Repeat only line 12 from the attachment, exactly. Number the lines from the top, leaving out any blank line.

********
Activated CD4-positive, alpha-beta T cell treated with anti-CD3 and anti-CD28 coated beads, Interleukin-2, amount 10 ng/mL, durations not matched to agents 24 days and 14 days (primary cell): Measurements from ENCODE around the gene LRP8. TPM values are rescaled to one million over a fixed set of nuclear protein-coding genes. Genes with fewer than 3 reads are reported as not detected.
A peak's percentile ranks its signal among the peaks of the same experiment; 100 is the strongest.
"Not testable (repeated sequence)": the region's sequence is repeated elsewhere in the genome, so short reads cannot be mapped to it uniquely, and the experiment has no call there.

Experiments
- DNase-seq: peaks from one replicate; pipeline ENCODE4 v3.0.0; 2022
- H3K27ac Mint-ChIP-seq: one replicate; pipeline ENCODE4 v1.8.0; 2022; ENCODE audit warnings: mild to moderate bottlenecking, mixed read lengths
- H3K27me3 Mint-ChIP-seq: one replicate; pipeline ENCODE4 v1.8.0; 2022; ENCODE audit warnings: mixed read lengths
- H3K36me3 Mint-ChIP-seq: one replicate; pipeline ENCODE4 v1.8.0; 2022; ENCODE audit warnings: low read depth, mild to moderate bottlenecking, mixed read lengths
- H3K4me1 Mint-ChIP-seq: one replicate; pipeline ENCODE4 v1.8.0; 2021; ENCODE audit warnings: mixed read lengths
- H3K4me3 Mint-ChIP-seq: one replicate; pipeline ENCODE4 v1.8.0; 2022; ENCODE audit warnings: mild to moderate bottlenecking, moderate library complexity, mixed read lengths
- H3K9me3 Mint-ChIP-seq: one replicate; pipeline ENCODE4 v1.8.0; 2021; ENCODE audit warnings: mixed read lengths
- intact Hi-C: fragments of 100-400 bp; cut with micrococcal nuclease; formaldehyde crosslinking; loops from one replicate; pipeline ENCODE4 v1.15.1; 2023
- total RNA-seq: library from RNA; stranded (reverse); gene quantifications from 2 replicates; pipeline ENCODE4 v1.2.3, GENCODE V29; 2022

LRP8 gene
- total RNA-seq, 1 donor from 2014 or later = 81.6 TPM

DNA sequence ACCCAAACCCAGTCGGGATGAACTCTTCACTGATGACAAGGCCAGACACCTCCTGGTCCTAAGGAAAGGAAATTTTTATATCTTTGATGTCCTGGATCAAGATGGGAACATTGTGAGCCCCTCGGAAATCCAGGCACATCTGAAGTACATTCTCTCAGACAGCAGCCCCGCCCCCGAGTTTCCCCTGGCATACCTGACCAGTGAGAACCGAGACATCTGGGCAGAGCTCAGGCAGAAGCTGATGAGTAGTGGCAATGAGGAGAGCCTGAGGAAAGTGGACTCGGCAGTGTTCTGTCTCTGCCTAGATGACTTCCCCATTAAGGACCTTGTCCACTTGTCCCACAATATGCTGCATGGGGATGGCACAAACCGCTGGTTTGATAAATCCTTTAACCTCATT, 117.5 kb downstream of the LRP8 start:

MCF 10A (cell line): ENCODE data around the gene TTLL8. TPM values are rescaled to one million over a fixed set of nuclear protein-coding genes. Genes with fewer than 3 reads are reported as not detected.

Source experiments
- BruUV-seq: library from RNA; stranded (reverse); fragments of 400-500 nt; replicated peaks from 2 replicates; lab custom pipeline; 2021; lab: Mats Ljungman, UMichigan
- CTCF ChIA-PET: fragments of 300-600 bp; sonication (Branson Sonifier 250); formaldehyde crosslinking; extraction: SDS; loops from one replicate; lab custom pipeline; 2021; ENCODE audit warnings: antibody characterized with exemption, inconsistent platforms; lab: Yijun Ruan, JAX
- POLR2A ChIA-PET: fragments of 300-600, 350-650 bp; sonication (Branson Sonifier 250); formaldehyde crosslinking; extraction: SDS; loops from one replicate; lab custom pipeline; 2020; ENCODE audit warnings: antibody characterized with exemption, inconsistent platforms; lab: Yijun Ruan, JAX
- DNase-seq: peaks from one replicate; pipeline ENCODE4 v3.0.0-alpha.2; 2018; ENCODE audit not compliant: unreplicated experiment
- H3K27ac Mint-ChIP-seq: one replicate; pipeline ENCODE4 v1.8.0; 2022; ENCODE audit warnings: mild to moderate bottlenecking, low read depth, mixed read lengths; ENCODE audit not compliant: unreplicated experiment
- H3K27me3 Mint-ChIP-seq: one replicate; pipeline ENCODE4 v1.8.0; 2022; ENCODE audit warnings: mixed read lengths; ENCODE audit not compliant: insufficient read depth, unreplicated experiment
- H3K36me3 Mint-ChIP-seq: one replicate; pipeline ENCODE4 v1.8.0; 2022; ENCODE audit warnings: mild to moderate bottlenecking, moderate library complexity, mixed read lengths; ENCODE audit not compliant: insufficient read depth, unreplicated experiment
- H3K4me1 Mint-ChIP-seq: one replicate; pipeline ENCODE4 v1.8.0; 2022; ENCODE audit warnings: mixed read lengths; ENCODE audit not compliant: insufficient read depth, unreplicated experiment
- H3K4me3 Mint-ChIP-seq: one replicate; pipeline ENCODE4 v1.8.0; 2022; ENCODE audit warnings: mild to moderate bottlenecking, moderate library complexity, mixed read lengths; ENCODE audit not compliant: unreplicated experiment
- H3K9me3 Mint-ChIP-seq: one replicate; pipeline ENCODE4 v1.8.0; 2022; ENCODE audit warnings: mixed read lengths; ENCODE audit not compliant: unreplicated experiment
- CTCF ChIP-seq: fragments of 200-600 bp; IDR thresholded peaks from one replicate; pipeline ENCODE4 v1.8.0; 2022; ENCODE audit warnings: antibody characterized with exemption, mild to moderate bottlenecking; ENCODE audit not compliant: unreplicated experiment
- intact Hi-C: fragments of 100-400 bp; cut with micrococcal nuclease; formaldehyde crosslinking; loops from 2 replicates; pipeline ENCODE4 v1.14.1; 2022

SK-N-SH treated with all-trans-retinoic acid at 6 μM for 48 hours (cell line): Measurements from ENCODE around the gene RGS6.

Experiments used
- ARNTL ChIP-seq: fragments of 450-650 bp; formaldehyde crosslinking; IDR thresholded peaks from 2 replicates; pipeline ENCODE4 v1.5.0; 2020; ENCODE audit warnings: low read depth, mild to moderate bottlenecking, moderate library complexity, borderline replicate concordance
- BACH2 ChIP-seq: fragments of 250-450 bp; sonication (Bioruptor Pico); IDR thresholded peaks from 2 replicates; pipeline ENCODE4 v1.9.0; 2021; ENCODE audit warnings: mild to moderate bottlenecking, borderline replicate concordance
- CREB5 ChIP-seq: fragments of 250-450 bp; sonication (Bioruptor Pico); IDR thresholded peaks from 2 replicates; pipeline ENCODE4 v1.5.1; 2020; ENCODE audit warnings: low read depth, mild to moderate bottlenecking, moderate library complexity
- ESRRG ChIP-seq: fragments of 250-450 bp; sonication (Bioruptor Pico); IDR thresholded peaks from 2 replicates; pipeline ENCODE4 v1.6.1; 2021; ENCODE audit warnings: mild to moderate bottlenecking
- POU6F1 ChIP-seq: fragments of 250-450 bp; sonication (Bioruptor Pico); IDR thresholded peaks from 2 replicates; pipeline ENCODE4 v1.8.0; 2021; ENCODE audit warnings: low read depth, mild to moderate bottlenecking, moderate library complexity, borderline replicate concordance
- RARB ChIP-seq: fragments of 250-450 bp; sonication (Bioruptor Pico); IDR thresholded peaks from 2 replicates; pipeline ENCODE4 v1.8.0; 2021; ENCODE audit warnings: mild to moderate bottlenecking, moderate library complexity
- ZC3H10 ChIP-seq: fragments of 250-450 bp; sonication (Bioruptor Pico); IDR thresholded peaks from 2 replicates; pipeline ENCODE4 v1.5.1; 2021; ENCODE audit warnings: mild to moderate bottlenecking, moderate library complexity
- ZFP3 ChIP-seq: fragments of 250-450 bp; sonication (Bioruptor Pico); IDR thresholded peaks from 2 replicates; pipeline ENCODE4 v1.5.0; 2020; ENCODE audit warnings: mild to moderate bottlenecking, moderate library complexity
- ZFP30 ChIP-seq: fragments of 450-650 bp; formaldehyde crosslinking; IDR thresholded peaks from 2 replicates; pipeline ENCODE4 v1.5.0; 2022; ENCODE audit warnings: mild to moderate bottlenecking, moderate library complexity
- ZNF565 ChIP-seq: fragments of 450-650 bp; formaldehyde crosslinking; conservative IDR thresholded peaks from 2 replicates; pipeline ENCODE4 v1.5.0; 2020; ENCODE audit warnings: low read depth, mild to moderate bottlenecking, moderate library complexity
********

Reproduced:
- intact Hi-C: fragments of 100-400 bp; cut with micrococcal nuclease; formaldehyde crosslinking; loops from one replicate; pipeline ENCODE4 v1.15.1; 2023